Many families with small children who relocate to France are unaware that they have the option of claiming specific CAF benefits. You may have heard of the infamous CAF, and you may even be in the process of claiming some of your benefits right now, or you may have just received another letter from them requesting what you believe to be the same information.
The stress factor might be triggered simply by hearing the word CAF. It is well-known for being a difficult office to work with, and applications for non-French-speaking citizens are frequently challenging. On the plus side, once your file has been confirmed by the CAF, you will receive your benefits every month and everything will run smoothly. In addition, under certain circumstances, you may be eligible for up to two years of back pay for the family allowance! Isn’t that a great motivator? The CAF benefits about 11 million people, as I point out to many of my customers. You, too, can make it through the procedure if they did!
The goal is to provide you with an overview of some of their services as well as answers to some of the most often asked questions so that you can take the first step and file your claim.
1. What is the CAF?
The CAF (Caisse des Allocations Familiales) is a government agency that assists families by providing a variety of services and benefits, including early childhood education, crèches, halte garderies, schooling, holidays, family allowances, pregnancy benefits, and housing assistance. Many of these advantages are revenue-tested, while others aren’t.
2. How can I contact the CAF?
The easiest approach to gather general information is to visit their official website, www.caf.fr, which contains a wealth of useful information. You can also replicate your circumstances before starting the application procedure to check if you qualify for the benefit and download all of the necessary forms. Unfortunately, while the material is excellent, it is only available in French, so make sure you have Google Translate open or ask for assistance! The application forms are also available. The CAF can be located in most towns, and their opening hours are shorter in villages.
3. What is a Numéro d’Allocataire?
When you apply for any of the benefits when you arrive in France, you will be required to submit a particular amount of documents. CAF number will be mailed to you. It’s a seven-digit code. This number is required for all telephone and postal communications with the CAF.
4. What is a Code Confidentiel and how do I get one?
You’ll need your confidential code if you wish to get updates on your file and have simple access to the CAF over the phone. Unfortunately, I’ve discovered that you won’t get a confidential code until your CAF file is approved, which can take a long time depending on the benefit you’re seeking for. In the meanwhile, you must call the CAF call center as a “non-allocataire” until you receive this code. Once you have the confidential code, go to mon compte on the main CAF page to access your personal file, which includes your most recent payments, emails, and access to any CAF statements that the school may want.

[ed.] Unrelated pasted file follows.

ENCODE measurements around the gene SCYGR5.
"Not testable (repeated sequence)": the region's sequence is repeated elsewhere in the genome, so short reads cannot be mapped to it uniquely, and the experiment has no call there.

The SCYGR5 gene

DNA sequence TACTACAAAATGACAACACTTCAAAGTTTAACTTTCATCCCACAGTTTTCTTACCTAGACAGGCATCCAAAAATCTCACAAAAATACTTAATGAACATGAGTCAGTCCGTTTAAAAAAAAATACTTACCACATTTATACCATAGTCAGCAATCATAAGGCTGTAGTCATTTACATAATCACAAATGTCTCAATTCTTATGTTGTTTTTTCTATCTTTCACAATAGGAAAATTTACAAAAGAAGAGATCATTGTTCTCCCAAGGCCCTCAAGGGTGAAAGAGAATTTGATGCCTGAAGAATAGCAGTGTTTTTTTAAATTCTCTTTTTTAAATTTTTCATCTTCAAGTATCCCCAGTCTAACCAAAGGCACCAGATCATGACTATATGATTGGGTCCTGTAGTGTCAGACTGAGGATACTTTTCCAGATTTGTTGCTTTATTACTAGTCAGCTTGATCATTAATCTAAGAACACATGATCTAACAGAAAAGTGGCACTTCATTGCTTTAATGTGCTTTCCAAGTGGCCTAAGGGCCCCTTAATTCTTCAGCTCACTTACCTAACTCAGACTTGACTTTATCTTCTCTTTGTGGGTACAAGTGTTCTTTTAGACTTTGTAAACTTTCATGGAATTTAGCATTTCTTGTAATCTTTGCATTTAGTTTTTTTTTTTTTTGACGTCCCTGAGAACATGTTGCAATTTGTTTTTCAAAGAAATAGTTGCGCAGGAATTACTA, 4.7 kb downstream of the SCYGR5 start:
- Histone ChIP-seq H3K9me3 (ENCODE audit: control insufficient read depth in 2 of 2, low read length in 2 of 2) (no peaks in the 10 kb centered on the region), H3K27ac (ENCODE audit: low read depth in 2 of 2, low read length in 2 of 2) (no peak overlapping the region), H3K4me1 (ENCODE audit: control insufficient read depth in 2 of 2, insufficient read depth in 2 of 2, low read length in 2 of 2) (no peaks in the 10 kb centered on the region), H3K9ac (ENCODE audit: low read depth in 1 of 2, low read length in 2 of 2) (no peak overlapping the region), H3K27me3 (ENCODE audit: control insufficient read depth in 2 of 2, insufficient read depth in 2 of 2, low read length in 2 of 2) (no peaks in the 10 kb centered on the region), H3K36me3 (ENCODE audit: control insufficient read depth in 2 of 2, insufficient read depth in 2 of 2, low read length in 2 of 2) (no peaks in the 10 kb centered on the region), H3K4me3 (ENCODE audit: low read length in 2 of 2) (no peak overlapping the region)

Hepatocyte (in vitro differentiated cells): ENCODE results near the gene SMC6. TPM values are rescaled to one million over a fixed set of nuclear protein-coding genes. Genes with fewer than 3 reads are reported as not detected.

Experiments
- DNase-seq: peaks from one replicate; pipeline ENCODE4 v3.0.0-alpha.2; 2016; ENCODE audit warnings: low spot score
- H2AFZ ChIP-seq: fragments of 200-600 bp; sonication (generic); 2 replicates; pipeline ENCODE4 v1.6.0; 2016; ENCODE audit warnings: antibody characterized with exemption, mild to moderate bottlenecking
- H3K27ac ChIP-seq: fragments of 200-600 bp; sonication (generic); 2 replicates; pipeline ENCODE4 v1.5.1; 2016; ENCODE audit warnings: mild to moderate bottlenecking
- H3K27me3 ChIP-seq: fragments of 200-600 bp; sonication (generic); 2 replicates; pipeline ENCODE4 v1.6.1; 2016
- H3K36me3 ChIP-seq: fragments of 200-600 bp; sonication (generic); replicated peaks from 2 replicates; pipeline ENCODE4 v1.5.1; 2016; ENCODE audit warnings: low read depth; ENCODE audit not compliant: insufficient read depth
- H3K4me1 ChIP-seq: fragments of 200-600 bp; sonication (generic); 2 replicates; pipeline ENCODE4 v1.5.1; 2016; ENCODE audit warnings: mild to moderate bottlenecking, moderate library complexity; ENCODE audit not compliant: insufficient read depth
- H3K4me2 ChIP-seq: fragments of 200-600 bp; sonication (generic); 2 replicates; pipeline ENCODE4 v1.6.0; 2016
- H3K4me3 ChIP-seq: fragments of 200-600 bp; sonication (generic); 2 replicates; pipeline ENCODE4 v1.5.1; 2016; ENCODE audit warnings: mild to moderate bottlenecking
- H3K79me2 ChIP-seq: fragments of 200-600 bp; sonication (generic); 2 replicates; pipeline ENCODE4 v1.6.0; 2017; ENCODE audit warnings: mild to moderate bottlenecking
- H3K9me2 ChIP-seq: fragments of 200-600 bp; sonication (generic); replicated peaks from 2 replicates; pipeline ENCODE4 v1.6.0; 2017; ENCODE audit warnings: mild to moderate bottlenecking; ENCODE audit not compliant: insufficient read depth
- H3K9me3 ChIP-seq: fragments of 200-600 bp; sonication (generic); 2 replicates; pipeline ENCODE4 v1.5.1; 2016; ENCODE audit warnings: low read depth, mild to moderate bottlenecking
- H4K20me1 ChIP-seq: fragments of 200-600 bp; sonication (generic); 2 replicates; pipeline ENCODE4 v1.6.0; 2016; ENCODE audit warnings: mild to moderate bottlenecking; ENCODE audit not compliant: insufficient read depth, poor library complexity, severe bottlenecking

5. Can I just go and see the CAF?
You can queue to speak with an advisor in CAF offices that do not have an appointment system. You’ll need patience because you could have to wait a while. Since September 2014, various CAF offices have implemented an appointment system to reduce wait times. While this helps to reduce wait times, it has made it more difficult to actually see someone at the CAF. Previously, you could stroll into one of the offices, wait your turn, and speak with someone even if your French was weak. Now you must use the telephone system, and if your French isn’t up to par, it can be tough to communicate with the CAF operator, which can be stressful.
6. What services does the CAF provide
A list of all the numerous services provided by the CAF may be found on the main page of their website at www.caf.fr. We don’t have enough room to go through all of the advantages, but the website is truly rather good. Regrettably, it’s entirely in French! The following is a list of the primary services they offer:
• Services for young children (PAJE)
• Family Allowance (allocations familiales)
• School Grants (allocation de rentrée scolaire)
• Housing Benefits (allocation logement)
• Moving Grant (la prime de déménagement)
• Supplementary Benefits (RSA)
Documents to provide when you apply:
The list will vary depending on whatever benefit you are looking for, but as a starting point, you should have at least the following documents on hand, which you will need to supplement based on the benefit you are applying for:
• Passport or Carte de séjour
• Recent Proof of Address (EDF)
• Birth certificates with affiliation for every member of the family
• Social Security attestation
• Tax documents (Avis d’impostion)
• Appropriate CERFA document
• Bank RIB
Finally, when it comes to French bureaucracy, I advise my clients to follow the rule “more is better.”